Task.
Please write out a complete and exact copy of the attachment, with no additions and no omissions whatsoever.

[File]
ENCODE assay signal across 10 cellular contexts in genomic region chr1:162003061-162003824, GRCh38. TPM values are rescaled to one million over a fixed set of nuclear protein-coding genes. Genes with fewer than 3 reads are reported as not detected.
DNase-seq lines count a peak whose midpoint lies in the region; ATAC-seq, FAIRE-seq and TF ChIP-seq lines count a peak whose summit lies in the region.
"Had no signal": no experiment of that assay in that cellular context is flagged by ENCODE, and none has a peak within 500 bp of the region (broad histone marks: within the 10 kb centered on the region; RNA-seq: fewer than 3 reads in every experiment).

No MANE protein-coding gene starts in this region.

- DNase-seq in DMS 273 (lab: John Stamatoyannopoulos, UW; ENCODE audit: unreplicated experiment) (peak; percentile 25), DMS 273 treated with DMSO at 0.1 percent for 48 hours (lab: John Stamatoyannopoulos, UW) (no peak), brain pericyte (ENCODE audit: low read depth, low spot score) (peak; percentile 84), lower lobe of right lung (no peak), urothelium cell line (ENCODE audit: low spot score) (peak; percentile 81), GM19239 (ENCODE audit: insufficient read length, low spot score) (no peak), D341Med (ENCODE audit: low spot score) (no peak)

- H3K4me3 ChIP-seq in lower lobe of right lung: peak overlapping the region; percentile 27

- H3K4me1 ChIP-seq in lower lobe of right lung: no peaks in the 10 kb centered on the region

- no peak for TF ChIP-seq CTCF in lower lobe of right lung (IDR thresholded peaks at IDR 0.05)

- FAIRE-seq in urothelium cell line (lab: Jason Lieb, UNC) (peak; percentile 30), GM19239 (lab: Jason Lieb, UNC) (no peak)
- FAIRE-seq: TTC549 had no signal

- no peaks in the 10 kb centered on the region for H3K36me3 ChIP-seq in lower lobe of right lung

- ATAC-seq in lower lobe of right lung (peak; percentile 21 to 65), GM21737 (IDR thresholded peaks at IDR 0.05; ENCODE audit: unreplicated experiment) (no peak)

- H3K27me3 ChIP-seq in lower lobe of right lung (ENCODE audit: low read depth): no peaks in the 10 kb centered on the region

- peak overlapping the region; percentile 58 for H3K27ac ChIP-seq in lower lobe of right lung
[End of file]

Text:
ENCODE assay signal across 10 cellular contexts in genomic region chr1:162003061-162003824, GRCh38. TPM values are rescaled to one million over a fixed set of nuclear protein-coding genes. Genes with fewer than 3 reads are reported as not detected.
DNase-seq lines count a peak whose midpoint lies in the region; ATAC-seq, FAIRE-seq and TF ChIP-seq lines count a peak whose summit lies in the region.
"Had no signal": no experiment of that assay in that cellular context is flagged by ENCODE, and none has a peak within 500 bp of the region (broad histone marks: within the 10 kb centered on the region; RNA-seq: fewer than 3 reads in every experiment).

No MANE protein-coding gene starts in this region.

- DNase-seq in DMS 273 (lab: John Stamatoyannopoulos, UW; ENCODE audit: unreplicated experiment) (peak; percentile 25), DMS 273 treated with DMSO at 0.1 percent for 48 hours (lab: John Stamatoyannopoulos, UW) (no peak), brain pericyte (ENCODE audit: low read depth, low spot score) (peak; percentile 84), lower lobe of right lung (no peak), urothelium cell line (ENCODE audit: low spot score) (peak; percentile 81), GM19239 (ENCODE audit: insufficient read length, low spot score) (no peak), D341Med (ENCODE audit: low spot score) (no peak)

- H3K4me3 ChIP-seq in lower lobe of right lung: peak overlapping the region; percentile 27

- H3K4me1 ChIP-seq in lower lobe of right lung: no peaks in the 10 kb centered on the region

- no peak for TF ChIP-seq CTCF in lower lobe of right lung (IDR thresholded peaks at IDR 0.05)

- FAIRE-seq in urothelium cell line (lab: Jason Lieb, UNC) (peak; percentile 30), GM19239 (lab: Jason Lieb, UNC) (no peak)
- FAIRE-seq: TTC549 had no signal

- no peaks in the 10 kb centered on the region for H3K36me3 ChIP-seq in lower lobe of right lung

- ATAC-seq in lower lobe of right lung (peak; percentile 21 to 65), GM21737 (IDR thresholded peaks at IDR 0.05; ENCODE audit: unreplicated experiment) (no peak)

- H3K27me3 ChIP-seq in lower lobe of right lung (ENCODE audit: low read depth): no peaks in the 10 kb centered on the region

- peak overlapping the region; percentile 58 for H3K27ac ChIP-seq in lower lobe of right lung